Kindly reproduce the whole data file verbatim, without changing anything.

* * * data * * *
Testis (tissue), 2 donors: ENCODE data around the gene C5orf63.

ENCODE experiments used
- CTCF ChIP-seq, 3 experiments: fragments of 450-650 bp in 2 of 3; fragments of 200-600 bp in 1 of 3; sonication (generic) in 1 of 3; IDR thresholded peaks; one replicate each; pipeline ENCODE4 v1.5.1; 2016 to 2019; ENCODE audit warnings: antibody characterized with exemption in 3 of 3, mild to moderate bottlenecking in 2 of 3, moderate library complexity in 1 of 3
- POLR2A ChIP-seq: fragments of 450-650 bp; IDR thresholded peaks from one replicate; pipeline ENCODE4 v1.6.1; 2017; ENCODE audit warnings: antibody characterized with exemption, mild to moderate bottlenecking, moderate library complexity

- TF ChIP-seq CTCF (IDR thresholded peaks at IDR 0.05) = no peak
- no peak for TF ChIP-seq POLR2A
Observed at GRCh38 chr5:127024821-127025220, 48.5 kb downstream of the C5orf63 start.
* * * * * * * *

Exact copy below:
Testis (tissue), 2 donors: ENCODE data around the gene C5orf63.

ENCODE experiments used
- CTCF ChIP-seq, 3 experiments: fragments of 450-650 bp in 2 of 3; fragments of 200-600 bp in 1 of 3; sonication (generic) in 1 of 3; IDR thresholded peaks; one replicate each; pipeline ENCODE4 v1.5.1; 2016 to 2019; ENCODE audit warnings: antibody characterized with exemption in 3 of 3, mild to moderate bottlenecking in 2 of 3, moderate library complexity in 1 of 3
- POLR2A ChIP-seq: fragments of 450-650 bp; IDR thresholded peaks from one replicate; pipeline ENCODE4 v1.6.1; 2017; ENCODE audit warnings: antibody characterized with exemption, mild to moderate bottlenecking, moderate library complexity

- TF ChIP-seq CTCF (IDR thresholded peaks at IDR 0.05) = no peak
- no peak for TF ChIP-seq POLR2A
Observed at GRCh38 chr5:127024821-127025220, 48.5 kb downstream of the C5orf63 start.